The Miami Marlins have finished with a losing record in nine consecutive seasons.
In only six of their 27 major league seasons have the Marlins finished above .500, and they have never won 57 percent of their games. Hopefully in 2020, the tide will turn, as the 57-105 campaign they turned in last season was the second worst in franchise history.
At 1990-2314, the Marlins have the second-worst all-time win-loss percentage in major league baseball. Clocking in with a .462 winning percentage, only the San Diego Padres, at .461 (3747-4389), have it worse. For contrasts sake, the New York Yankees have gone 10378-7840, winning 57 percent of their games all-time. The San Francisco Giants, who lead the National League all-time, are 11165-9687 for a .535 winning percentage. Just for conversation’s sake, the California-Anaheim-Los Angeles Angels of Anaheim are the .500-est team right now, at 4709-4719.
At a collected 19.7 fWAR prediction, per Fangraphs, the Marlins are projected to go 68-94 in 2020. I’ve already went on at length as to how Miami could turn that prediction on its head and go for as many as 85 wins. An 85-77 campaign would be the fourth best in team history, behind only their two World Series Championship seasons and the 2009 club, which finished 87-75. If you haven’t already, please click the link above for an explanation as to how the Marlins are destined to fight for a playoff spot this season. But I digress.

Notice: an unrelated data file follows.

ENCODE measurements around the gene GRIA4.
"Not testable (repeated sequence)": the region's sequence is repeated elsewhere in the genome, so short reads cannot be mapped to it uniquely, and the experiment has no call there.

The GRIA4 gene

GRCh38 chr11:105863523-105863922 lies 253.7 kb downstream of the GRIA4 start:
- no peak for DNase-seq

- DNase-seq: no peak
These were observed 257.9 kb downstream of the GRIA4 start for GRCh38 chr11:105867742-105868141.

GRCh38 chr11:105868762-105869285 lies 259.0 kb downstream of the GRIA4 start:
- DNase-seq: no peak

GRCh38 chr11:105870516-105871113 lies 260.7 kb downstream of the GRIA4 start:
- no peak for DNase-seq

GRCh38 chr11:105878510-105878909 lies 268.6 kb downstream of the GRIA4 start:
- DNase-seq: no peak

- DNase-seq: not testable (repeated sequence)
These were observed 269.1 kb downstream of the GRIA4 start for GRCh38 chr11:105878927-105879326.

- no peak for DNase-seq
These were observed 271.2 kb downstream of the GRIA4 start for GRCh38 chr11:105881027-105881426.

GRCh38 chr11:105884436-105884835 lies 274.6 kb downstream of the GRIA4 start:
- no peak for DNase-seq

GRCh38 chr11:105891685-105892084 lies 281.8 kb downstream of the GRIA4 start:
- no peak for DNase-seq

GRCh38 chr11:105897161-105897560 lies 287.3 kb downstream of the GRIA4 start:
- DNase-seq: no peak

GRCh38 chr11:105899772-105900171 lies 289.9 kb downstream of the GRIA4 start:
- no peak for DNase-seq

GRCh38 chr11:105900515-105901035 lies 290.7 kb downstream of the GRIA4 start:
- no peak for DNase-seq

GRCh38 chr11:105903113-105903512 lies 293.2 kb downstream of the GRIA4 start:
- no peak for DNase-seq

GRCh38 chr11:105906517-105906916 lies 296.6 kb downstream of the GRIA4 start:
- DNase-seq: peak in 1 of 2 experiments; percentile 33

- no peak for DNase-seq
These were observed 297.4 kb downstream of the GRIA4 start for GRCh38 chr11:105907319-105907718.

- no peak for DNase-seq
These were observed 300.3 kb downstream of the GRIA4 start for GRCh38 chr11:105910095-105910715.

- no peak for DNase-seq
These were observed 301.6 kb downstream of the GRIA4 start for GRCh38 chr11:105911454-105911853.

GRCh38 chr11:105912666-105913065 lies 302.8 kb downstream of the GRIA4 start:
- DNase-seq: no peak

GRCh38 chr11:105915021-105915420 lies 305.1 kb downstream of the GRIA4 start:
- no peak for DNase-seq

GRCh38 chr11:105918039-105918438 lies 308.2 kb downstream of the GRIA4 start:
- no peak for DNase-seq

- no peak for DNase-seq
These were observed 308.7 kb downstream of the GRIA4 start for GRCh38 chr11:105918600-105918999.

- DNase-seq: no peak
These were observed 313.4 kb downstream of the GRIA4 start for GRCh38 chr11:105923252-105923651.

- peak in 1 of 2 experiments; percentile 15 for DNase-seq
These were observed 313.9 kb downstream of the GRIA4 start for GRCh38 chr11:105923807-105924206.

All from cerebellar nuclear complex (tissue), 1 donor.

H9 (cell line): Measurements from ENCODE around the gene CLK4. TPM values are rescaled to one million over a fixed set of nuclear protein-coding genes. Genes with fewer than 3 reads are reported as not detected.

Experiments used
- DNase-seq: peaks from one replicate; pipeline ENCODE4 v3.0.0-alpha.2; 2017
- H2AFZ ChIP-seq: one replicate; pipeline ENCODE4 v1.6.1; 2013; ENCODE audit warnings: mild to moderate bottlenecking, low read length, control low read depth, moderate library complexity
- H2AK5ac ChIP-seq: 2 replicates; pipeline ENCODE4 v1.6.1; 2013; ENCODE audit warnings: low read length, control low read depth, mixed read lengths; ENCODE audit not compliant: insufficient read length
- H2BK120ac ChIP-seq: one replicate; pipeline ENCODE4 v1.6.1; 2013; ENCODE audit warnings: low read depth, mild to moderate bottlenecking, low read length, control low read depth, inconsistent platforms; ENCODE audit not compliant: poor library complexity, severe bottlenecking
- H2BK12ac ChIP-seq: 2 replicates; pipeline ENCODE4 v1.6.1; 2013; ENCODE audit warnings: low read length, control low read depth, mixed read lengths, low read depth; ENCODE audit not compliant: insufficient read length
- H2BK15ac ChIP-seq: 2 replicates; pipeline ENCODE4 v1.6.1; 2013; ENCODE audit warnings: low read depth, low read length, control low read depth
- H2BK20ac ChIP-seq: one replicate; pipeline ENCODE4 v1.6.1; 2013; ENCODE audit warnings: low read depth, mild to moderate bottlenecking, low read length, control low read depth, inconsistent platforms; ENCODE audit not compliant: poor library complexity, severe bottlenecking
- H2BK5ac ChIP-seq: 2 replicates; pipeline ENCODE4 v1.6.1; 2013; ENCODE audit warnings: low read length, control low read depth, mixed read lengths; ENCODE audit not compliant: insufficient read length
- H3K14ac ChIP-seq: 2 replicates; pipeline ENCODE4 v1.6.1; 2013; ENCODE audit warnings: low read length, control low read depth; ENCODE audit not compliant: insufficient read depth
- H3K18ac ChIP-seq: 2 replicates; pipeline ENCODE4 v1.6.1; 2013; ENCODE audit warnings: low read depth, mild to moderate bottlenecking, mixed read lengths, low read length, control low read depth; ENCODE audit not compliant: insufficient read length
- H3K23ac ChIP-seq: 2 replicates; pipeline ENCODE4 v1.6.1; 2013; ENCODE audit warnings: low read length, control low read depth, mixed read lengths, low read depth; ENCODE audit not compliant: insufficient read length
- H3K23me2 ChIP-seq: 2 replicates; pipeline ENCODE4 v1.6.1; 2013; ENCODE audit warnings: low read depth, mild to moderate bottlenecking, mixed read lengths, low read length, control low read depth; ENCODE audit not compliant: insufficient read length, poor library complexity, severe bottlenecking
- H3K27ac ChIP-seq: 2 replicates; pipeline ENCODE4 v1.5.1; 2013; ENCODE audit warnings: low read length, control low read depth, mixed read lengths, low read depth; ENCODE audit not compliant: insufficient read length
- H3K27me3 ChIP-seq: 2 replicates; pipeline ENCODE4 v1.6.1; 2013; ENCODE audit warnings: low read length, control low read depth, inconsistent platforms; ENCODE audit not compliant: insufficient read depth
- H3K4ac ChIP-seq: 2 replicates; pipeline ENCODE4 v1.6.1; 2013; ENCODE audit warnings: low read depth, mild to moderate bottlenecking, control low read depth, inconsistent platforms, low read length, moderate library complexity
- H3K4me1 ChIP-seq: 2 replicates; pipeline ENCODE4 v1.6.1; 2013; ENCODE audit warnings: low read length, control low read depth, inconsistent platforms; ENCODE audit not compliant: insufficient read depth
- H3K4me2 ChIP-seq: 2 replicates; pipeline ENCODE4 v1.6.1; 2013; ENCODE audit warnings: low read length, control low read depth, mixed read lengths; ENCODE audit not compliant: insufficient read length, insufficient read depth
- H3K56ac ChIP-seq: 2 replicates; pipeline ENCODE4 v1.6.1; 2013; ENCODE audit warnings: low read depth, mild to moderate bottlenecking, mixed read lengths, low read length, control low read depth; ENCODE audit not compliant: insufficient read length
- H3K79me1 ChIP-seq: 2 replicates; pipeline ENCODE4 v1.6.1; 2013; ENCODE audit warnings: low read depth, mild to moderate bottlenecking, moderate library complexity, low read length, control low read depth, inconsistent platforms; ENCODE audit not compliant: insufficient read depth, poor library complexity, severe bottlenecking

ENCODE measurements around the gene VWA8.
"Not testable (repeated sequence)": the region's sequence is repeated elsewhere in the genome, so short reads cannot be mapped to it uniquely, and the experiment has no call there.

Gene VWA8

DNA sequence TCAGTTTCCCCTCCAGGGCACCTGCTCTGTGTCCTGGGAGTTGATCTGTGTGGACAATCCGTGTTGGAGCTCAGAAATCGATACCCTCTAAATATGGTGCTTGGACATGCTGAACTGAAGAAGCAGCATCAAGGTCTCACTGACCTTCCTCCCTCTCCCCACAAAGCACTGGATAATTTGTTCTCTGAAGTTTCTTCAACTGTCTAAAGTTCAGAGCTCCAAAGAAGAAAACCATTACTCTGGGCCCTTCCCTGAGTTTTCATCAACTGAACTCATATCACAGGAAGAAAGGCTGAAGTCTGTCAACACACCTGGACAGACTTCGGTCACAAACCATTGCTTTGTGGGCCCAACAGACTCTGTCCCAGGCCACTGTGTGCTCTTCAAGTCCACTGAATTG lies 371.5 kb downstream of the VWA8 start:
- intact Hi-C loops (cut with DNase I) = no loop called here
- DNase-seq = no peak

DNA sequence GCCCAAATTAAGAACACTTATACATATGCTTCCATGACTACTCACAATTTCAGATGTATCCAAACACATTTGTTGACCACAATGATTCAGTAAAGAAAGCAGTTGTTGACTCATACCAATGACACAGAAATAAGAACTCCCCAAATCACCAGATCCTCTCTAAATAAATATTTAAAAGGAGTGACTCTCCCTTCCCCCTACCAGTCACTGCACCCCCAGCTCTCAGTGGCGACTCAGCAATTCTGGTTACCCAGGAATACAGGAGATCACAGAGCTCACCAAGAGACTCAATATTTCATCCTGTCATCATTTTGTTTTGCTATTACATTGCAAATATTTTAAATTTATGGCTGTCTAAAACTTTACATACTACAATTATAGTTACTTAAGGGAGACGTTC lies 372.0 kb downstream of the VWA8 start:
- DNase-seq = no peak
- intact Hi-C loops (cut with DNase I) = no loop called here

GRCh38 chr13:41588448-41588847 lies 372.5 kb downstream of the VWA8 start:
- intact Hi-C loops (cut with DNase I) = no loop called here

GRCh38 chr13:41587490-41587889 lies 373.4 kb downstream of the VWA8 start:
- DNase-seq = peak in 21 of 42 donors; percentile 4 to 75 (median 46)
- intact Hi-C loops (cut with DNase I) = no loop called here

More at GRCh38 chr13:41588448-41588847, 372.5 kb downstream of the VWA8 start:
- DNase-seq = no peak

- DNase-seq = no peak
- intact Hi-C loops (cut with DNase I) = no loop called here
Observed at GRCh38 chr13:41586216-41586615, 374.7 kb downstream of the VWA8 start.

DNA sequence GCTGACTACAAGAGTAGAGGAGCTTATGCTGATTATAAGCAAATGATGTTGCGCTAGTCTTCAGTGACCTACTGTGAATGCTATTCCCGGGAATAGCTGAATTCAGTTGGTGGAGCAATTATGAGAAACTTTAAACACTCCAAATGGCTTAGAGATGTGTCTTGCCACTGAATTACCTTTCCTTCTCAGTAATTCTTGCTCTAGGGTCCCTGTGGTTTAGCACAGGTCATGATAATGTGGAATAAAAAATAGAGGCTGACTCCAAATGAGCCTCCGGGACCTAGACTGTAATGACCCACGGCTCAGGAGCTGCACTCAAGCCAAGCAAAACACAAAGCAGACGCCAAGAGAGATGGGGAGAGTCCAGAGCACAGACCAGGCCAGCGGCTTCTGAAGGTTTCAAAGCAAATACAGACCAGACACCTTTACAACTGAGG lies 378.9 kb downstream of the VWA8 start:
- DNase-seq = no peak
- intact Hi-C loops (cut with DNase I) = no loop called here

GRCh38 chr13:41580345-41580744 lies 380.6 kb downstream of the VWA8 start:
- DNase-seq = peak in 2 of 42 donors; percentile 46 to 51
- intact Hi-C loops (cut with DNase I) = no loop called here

It’s clear that I disagree with some of Fangraphs projections. I mean really? Brian Anderson at 2.3 WAR? Jonathan Villar at 1.8? Miguel Rojas at 1.7? Jon Berti and Garrett Cooper at 0.2? Corey Dickerson at 1.1? Sandy Alcantara at 1.2? Jordan Yamamoto at 1.0? In addition to these obvious miscalculations, which prospects has Fangraphs not accounted for in their counting of future Marlins output? Here’s a few that could surprise sooner rather than later.